Randomly

1. Whenever I think of what the web needs more of, I immediately think MORE SOCIAL NETWORKING.

No, I’m not going to join Ello so don’t even ask.

2. Yesterday was the 12th anniversary of Professor Barnhardt’s Journal. I seem to like to start things in early October (for example, The Letter). Other things that started this week: Charles Schulz’s Peanuts (1950), Leave It To Beaver (1957), The Twilight Zone (1959), and The Dick Van Dyke Show (1961) Those are four of my favorite things right there, and I don’t know if it’s a coincidence that I start a lot of things this week or some power in the universe at work, but I like that it turned out that way.

3. I don’t know if you noticed, but there are no longer any cartoons on the broadcast networks on Saturday mornings. The last one aired last weekend. This is sad. Sure, you can find them on Nickelodeon and The Cartoon Network and some of the kid channels, but it’s weird that you can’t find them on ABC, CBS, FOX, or NBC. They were done in by a number of factors: FCC rules for more educational/informational programming, cable channels, the popularity of animated movies and prime-time animation, videogames, the web, and probably a half-dozen other financial reasons. What’s on now? Local news, weekend editions of the morning shows, cooking shows, and maybe a few “educational” shows for kids that feature pets or something. The last cartoons to air I actually tried to watch several months ago, and they were rather painful.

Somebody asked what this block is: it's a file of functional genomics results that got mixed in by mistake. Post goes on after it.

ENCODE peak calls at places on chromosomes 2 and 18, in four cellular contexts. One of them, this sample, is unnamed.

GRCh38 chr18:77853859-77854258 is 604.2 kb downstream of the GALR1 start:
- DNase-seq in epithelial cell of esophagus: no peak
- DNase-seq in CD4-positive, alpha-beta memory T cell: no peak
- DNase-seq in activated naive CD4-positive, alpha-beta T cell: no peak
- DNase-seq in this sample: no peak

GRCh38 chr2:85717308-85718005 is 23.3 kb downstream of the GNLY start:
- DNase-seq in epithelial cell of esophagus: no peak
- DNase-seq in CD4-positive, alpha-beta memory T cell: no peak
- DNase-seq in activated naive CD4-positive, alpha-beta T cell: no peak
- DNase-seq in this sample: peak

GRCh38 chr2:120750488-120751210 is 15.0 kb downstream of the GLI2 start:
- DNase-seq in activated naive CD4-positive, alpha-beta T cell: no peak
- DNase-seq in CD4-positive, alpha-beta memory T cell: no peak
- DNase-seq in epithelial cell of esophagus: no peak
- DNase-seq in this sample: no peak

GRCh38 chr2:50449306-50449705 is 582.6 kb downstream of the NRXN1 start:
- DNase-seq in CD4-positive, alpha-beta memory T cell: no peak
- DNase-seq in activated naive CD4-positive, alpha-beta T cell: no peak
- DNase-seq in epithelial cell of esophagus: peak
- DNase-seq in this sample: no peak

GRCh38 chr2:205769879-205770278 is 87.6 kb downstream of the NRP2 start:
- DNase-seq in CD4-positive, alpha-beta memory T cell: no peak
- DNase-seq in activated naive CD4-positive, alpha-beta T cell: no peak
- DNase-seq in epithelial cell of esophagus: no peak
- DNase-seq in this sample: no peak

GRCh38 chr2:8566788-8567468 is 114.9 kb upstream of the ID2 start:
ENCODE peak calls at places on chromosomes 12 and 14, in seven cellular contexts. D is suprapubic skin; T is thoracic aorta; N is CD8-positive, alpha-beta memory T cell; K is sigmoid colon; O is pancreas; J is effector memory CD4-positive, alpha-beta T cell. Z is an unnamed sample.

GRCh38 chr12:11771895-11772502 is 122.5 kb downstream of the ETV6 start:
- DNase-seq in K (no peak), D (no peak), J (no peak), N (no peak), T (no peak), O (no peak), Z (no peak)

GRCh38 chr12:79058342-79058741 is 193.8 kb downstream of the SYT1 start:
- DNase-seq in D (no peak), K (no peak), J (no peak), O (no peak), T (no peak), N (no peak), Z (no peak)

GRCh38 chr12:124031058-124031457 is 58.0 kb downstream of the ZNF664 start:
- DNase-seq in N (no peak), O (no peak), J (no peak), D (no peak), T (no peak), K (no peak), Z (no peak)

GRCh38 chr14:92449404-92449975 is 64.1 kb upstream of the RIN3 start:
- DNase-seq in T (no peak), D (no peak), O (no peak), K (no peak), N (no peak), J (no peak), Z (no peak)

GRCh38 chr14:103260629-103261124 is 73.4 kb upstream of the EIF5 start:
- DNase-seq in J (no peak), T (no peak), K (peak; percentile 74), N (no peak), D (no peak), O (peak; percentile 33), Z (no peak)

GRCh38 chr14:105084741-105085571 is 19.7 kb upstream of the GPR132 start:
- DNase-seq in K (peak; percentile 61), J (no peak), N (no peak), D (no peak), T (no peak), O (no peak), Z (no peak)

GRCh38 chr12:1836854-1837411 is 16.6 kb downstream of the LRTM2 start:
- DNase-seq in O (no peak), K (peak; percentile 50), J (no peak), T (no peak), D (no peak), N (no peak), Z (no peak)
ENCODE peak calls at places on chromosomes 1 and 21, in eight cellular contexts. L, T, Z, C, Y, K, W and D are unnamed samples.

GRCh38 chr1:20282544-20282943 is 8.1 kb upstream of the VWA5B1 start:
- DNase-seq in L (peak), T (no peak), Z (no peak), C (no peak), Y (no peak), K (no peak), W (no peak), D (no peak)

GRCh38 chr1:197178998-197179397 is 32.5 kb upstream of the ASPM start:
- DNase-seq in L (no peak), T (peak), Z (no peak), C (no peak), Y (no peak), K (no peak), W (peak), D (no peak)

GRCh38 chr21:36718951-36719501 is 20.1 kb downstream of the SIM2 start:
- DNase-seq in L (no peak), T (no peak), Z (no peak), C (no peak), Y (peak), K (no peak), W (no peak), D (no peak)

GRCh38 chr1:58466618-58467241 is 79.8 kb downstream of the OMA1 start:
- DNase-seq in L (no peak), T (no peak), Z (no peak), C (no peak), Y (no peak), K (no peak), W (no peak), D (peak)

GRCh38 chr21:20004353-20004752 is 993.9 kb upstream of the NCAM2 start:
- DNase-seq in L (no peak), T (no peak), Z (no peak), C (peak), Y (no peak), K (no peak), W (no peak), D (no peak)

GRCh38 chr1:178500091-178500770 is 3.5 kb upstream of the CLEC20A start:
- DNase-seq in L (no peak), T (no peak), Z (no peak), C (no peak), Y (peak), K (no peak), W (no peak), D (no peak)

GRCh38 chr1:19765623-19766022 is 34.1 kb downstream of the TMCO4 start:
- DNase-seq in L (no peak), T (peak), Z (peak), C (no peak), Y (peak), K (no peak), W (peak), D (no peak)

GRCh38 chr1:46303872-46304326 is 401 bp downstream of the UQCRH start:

When I was a kid Saturday morning television was a big deal. I’d get TV Guide and mark all of the shows I was going to watch when the new season began – all the networks had big ads for the Saturday morning line-up – and I’d get up really early on the big day, say around 6am. I’d go down to the kitchen and make toast and tea and sit down on the living room floor with a tray and eat breakfast while watching the shows, which started at 7. I’d watch The Super Friends and Looney Tunes and the Star Trek animated show and The Jetsons and The Pink Panther and Scooby-Doo and a lot of other fun shows that hold special memories for me. I also watched many terrible shows that even had me wondering as a kid how the hell they got on the air (I remember there was one where The Partridge Family went through time and found themselves in the year 2200, for some reason). And remember when American Bandstand aired after the cartoons, early in the afternoon?